Wednesday, May 09, 2007

The Cookson Wheel: A Prime Number Pattern Discovery?

Well, this is interesting.

Earlier today, I ran across a reference to "the Ulam Spiral," a prime-number graphing system which was discovered/invented by Stanislaw Ulam, one of the key physicists of the Manhattan Project, while goofing off and doodling on scratch paper during a math conference in 1963. I emailed the link to a friend, Eric Cookson (trivia: his father essentially invented the DVD), and Eric seems to have, um, improved upon Ulam's work.

First, some background:

While doodling, Ulam started graphing the natural numbers in a spiraling concentric square pattern like so:

He then circled all the primes, which resulted in a pattern that looks like this, where the primes seem to line up in readily detectable diagonal patterns:

As the Wikipedia entry on Ulam Spiral explains:

All prime numbers, except 2 and 5, are odd numbers that end with 1, 3, 7, or 9. Since in the Ulam spiral adjacent diagonals are alternatively odd and even numbers, it is no surprise that all prime numbers lie in alternate diagonals of the Ulam spiral. What is startling is the tendency of prime numbers to lie on some diagonals more than others, while a random distribution is expected.

Tests so far confirm that there are diagonal lines even when very large amounts of numbers are plotted. The pattern also seems to appear even if the number at the center is not 1 (and can, in fact, be much larger than 1). This implies that there are many integer constants b and c such that the function:

f(n) = 4n2 + bn + c

generates an unexpectedly-large number of primes as n counts up {1, 2, 3, ...}. This finding was so significant that the Ulam spiral appeared on the cover of Scientific American in March 1964.

At sufficient distance from the centre, horizontal and vertical lines are also clearly visible.

Here is the "big" version of the Ulam Spiral, where you can see some of the diagonal patterns quite clearly:

All of the above is prefatory to what my friend Eric Cookson seems to have stumbled upon, after I sent him the link about Ulam Spiral (sending links to stories like that to each other is the sort o thing that the +4SD crowd does and is more commonly known as "The Road to Nerdition").

Eric saw that if you arranged the natural postive integers in a 12-radius wheel, a very striking pattern of prime numbers quickly and relentlessly emerges. Check this shizznit out:

Here is how Eric describes the phenomenon in his emails:

So far this is what I’ve gleaned... A number X may be a prime if

12x+11 not divisible by 5, 7, or 11.

Which has worked for all numbers I’ve tested so far...well hey, it could just be dumb luck.

The only thing I seem to be able to figure out is that it eliminates 2/3 of the numbers as prime-possibles right off the bat...the further elimination seems to have some hitches...needs work and refinement, but I’d love to hear his [Derbyshire's]thoughts on it.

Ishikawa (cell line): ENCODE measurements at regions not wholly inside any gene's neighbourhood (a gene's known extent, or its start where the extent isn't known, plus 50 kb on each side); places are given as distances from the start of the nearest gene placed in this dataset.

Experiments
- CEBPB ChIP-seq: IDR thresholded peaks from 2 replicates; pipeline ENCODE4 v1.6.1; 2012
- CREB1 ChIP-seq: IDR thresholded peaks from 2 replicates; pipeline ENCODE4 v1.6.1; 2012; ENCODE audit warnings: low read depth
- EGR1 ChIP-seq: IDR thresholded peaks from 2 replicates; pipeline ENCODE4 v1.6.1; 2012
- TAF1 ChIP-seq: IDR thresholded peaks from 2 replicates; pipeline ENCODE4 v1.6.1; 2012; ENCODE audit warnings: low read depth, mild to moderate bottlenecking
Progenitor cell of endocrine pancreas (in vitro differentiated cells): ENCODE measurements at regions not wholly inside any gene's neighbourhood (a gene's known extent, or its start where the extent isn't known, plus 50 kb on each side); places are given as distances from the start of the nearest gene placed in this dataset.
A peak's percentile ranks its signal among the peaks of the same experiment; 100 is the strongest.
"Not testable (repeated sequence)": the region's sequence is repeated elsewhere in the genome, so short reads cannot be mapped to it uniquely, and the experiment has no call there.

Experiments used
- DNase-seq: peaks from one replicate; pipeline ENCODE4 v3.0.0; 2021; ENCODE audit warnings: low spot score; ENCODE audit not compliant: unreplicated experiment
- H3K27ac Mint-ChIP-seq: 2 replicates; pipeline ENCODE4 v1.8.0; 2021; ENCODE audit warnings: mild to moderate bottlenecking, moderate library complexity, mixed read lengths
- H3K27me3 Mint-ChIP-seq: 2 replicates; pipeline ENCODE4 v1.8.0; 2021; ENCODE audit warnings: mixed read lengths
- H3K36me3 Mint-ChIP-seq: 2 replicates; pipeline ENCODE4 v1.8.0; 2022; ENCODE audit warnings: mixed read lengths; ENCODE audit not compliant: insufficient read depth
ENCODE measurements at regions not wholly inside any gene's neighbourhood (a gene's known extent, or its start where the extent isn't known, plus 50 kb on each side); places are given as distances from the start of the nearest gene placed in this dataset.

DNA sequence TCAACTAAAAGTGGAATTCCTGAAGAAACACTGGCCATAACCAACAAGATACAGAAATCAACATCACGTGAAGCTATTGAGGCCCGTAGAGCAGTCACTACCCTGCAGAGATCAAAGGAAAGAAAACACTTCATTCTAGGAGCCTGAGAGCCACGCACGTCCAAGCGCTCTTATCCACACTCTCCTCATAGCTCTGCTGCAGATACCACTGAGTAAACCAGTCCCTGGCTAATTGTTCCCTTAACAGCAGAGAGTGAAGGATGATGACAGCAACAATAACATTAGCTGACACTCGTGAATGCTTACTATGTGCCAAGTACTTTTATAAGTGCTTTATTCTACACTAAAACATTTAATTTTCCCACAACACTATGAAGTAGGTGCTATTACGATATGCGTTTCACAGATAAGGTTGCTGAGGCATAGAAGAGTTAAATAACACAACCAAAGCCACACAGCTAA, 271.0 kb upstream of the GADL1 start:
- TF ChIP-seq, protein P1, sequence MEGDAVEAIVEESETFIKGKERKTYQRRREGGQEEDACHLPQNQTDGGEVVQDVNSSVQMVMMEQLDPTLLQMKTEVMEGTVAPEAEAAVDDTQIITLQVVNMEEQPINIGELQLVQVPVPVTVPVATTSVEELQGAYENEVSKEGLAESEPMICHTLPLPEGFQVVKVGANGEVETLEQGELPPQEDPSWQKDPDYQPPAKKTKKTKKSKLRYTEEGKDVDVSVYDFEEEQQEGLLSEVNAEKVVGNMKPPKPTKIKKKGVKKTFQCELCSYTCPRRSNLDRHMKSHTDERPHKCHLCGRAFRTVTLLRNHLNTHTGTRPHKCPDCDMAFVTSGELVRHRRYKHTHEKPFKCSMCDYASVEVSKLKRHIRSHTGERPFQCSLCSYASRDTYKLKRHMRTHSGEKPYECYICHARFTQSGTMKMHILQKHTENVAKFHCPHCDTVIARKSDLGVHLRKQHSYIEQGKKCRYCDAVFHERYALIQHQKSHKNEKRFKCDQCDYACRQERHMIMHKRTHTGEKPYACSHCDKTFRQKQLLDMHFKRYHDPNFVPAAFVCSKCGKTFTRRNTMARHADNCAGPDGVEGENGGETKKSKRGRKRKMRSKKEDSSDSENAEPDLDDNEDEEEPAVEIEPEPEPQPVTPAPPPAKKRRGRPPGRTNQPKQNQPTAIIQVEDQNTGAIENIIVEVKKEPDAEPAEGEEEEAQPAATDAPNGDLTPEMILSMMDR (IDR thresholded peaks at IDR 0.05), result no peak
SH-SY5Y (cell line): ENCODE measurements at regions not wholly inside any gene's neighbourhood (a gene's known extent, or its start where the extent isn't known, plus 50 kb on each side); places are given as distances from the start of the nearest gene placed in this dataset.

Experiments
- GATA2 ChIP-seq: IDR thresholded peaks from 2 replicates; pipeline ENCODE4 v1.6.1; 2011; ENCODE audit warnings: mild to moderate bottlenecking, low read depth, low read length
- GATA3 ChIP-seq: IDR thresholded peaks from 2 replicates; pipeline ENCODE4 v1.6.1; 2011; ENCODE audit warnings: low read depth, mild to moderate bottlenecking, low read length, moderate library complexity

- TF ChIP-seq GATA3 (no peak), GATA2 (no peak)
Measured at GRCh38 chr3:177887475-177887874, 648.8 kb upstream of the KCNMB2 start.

And he ends with this intriguing thought:

What would be really interesting is to see what happens when all the prime numbers line up on the same spoke, just need to figure out how many divisions I need around the circle, since they’re only on 4 of 12 spokes right now...hmmm.

Now here's the eerie part: the pattern that intuitively occurred to Eric is quite similar to another pattern, one central to Ulam's life -- who was described by Hans Bethe as "the father [of the H-Bomb], because he provided the seed, and Teller is the mother, because he remained with the child. As for me, I guess I am the midwife."

The universal warning symbol for Ulam's child is the following:

Look familiar? Cue Twilight Zone music...

If you want to discuss this with Eric, email me at wordwarp (AT) ay oh el (DAHT) com and I will pass it along to him. Actually, maybe I'll just turn comments back on.

UPDATE: Eric writes,
Interestingly, as I examine the spokes more, I think it’s nothing more than a curiosity, which can be explained by divisibility along the spokes. The columns that are most easily eliminated are due to their relationships to the numbers 2, 3, or 4 (all possible prime factors for the 12) big deal, but neat nonetheless. The really curious thing still lies in how things skip along the spokes.


Anonymous Anonymous said...

I wonder if this is related to the Prime number patterning described in Signalglyph--which has 8 spokes in a cycle of 30 Natural Numbers. To get to the Signalglyph Project, You have to go to (a Non-profit Net Art Organization) scroll down to the "Spotlight" section and click on the unidentified small blue square (it's an unmarked link which will take you to the Signalglyph Project). Signalglyph is an open secret in the Net Art Community. There's lots of interesting math stuff in Signalglyph--all of it is true despite the Sci-Fi context.

10:32 PM  

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